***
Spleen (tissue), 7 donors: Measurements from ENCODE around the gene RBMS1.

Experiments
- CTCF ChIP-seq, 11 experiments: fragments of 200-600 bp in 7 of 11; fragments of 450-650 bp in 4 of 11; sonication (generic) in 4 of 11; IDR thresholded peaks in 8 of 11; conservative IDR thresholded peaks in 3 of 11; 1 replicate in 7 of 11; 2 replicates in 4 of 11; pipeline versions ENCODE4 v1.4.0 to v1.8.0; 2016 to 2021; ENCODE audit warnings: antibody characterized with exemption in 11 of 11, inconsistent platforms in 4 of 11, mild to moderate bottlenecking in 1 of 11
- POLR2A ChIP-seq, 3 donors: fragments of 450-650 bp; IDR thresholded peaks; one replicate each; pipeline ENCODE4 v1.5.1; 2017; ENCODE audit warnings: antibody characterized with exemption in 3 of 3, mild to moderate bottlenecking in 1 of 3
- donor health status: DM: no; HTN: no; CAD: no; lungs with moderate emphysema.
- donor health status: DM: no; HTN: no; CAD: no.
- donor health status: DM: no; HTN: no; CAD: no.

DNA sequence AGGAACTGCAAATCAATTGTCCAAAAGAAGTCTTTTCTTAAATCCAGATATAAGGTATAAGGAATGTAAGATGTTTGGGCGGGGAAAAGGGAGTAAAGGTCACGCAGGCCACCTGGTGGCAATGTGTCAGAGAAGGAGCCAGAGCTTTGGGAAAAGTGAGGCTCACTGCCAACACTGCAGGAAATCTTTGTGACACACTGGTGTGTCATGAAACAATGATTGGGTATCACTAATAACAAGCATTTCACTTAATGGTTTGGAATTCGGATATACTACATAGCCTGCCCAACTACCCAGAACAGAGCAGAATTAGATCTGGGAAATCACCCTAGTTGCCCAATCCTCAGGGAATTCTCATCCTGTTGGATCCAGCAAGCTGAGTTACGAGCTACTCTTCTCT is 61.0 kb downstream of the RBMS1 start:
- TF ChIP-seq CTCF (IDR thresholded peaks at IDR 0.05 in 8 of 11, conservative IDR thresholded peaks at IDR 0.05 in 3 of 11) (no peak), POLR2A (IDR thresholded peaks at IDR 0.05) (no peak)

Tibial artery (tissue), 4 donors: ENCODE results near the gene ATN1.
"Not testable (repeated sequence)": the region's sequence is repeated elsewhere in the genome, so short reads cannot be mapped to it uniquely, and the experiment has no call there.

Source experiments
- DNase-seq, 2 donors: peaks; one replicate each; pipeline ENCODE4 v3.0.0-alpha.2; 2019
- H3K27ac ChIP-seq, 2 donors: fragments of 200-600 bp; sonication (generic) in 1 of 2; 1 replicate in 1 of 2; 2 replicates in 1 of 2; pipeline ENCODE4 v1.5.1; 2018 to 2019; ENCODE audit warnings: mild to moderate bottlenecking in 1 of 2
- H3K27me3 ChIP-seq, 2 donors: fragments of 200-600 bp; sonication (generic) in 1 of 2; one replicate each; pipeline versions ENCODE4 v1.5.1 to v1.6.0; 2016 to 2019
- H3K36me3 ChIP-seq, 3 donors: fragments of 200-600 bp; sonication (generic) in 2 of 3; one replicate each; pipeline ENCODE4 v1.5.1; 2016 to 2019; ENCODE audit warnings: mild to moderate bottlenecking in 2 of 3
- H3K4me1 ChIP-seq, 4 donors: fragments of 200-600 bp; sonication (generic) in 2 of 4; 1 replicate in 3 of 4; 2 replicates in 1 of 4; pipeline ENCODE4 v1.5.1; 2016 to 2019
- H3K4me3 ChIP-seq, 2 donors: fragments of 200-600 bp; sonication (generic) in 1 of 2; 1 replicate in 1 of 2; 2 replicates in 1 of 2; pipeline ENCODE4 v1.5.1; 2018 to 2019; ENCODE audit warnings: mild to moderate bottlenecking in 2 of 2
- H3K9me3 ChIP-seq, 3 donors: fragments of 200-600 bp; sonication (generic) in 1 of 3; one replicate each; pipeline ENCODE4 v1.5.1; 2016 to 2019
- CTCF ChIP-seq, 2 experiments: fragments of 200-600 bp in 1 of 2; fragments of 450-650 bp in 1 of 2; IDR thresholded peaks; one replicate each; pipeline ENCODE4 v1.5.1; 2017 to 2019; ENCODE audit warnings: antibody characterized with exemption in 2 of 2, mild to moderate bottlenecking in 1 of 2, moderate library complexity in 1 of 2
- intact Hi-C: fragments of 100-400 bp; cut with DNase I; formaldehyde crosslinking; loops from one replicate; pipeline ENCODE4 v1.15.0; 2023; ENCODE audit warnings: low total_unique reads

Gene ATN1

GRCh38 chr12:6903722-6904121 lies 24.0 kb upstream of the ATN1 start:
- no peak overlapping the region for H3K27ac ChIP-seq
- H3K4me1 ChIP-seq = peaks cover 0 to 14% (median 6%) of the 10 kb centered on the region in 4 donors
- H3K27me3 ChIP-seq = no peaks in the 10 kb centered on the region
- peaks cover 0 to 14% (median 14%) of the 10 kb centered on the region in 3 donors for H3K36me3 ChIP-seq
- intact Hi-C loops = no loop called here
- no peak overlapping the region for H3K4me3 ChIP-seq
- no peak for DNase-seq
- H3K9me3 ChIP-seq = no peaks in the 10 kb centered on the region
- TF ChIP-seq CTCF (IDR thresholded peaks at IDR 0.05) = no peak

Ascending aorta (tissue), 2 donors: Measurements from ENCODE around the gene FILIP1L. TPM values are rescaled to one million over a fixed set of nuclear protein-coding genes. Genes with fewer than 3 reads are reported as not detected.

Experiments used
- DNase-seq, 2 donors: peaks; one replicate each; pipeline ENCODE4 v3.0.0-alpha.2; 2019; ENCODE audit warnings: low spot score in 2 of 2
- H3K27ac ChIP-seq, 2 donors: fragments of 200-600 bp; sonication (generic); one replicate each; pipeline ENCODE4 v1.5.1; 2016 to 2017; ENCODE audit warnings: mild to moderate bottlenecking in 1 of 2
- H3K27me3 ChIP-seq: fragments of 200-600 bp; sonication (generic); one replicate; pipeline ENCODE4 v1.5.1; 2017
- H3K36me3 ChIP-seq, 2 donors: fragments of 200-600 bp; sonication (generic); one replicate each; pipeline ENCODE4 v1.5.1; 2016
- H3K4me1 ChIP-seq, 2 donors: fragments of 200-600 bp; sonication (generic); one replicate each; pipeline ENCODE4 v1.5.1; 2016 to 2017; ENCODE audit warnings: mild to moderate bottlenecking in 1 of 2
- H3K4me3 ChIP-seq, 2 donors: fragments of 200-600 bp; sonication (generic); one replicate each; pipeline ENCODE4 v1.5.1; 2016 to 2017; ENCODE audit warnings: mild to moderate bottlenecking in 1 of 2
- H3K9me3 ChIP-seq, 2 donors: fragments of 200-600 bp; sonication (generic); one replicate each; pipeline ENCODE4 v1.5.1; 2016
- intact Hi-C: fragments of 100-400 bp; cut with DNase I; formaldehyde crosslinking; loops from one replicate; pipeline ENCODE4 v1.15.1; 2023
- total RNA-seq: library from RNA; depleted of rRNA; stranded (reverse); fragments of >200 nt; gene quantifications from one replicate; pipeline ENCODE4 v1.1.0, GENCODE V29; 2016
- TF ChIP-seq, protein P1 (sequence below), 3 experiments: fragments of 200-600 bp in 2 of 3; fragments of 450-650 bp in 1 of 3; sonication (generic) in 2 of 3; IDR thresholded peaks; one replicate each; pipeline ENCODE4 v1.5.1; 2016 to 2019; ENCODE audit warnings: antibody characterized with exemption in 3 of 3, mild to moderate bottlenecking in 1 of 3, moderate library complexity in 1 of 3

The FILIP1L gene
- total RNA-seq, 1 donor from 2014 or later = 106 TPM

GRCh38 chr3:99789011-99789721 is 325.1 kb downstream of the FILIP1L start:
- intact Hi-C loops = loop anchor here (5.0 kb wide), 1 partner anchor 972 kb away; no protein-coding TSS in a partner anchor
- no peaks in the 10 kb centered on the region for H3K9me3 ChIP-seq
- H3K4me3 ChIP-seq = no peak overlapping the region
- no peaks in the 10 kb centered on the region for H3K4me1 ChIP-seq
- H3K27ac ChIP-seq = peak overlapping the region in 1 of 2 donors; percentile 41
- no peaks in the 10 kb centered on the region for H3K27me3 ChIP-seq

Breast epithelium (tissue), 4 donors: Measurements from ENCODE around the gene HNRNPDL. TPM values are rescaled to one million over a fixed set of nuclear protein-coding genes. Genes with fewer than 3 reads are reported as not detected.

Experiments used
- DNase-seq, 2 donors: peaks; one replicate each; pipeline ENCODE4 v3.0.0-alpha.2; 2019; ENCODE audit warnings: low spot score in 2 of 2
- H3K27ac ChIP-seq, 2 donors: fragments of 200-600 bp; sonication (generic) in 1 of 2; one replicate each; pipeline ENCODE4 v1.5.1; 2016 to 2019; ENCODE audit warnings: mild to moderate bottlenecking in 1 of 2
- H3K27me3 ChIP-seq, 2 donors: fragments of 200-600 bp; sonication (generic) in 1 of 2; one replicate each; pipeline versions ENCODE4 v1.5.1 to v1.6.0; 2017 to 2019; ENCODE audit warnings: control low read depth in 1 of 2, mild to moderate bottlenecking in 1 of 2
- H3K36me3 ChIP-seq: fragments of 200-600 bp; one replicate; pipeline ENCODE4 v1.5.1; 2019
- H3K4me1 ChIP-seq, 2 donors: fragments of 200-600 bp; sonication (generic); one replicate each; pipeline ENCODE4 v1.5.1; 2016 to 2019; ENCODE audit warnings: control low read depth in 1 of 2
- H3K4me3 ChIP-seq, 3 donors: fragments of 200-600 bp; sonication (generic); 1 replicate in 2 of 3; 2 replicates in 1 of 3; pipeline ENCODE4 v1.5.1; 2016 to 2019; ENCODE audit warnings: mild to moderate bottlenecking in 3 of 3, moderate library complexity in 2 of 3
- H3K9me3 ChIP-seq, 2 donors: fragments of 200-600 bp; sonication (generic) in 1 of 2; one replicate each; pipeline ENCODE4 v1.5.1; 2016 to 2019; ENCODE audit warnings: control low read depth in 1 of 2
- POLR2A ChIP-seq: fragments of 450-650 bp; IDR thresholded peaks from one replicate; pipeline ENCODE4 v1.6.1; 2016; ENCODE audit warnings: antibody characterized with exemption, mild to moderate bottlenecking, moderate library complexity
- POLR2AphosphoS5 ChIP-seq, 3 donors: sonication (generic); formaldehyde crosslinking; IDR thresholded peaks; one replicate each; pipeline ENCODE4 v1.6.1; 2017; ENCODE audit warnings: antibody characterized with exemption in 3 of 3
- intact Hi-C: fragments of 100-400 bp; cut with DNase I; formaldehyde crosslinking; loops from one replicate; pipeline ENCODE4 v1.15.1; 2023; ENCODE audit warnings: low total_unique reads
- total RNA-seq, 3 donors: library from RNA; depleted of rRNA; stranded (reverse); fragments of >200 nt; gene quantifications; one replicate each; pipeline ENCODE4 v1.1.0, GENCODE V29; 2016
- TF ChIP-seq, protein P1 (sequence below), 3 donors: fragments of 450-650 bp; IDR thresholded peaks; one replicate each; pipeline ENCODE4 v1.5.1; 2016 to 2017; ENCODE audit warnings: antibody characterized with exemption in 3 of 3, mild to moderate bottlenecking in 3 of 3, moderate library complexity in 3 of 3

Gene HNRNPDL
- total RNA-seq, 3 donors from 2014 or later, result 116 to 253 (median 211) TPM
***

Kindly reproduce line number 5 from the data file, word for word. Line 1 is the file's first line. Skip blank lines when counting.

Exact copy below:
- donor health status: DM: no; HTN: no; CAD: no; lungs with moderate emphysema.